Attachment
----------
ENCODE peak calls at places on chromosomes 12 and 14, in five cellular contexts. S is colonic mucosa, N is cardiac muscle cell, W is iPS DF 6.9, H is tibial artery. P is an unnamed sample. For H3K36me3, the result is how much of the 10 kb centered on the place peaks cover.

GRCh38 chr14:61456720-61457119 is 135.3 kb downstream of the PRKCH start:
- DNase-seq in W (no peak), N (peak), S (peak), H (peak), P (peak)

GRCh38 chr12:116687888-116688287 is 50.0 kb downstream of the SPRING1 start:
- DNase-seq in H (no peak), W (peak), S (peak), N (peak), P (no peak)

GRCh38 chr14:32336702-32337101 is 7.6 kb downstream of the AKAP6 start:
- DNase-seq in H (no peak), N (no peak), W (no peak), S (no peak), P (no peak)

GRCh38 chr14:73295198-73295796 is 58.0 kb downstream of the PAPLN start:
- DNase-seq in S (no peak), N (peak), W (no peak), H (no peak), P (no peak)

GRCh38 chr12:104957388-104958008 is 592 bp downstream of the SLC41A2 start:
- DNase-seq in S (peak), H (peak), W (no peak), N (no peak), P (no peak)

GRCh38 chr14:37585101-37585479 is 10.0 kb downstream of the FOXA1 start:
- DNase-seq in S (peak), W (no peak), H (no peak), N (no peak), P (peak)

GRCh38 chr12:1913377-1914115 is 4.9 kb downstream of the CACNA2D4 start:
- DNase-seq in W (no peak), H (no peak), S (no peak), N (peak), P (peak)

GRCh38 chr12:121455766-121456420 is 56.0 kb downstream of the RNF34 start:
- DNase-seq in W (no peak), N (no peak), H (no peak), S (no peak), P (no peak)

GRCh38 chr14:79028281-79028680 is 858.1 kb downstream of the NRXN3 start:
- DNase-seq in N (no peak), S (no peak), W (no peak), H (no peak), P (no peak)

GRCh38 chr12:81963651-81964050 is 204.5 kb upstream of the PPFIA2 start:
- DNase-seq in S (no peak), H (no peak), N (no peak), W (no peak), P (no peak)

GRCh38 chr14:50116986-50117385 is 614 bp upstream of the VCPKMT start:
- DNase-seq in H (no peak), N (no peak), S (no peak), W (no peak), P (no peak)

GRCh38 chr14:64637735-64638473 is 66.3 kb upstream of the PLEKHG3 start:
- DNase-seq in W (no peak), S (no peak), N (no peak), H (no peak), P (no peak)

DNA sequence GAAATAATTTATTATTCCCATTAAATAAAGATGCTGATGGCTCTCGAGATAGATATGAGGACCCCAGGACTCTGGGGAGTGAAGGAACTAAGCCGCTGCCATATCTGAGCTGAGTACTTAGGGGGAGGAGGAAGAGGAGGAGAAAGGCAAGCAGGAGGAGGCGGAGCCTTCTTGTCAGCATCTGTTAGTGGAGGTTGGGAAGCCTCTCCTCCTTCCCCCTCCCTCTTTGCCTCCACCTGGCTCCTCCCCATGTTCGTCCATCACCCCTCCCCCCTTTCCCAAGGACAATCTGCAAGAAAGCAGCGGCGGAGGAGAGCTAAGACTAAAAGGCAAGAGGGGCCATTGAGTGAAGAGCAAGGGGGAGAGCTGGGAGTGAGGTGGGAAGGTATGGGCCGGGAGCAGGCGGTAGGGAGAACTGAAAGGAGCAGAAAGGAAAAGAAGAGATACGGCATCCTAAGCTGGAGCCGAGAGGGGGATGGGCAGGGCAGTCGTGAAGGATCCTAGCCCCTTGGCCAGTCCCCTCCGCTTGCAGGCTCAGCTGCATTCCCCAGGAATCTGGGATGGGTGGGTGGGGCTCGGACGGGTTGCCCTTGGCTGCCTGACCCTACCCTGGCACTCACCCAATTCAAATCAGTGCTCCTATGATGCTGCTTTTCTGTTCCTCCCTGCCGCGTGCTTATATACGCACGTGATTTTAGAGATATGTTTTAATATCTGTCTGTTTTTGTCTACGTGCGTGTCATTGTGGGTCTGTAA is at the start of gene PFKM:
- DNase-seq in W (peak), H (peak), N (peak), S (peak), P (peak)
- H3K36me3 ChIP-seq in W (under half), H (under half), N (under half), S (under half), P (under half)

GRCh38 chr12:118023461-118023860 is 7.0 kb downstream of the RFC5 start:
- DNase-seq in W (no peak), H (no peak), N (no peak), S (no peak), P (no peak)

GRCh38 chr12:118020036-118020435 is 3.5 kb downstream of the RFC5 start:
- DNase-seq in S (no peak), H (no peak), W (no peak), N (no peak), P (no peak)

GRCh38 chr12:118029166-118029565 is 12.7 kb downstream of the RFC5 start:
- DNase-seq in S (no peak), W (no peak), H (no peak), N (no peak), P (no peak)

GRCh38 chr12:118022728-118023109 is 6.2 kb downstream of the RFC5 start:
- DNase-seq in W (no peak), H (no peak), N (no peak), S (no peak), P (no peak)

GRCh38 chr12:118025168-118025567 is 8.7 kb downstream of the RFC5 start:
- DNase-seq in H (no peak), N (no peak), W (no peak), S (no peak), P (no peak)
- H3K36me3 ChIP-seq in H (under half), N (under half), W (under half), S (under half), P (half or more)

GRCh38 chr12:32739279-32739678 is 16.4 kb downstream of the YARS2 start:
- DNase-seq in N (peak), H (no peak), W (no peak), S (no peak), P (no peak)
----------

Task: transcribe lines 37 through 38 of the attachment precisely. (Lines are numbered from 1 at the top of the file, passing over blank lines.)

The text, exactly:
GRCh38 chr12:118025168-118025567 is 8.7 kb downstream of the RFC5 start:
- DNase-seq in H (no peak), N (no peak), W (no peak), S (no peak), P (no peak)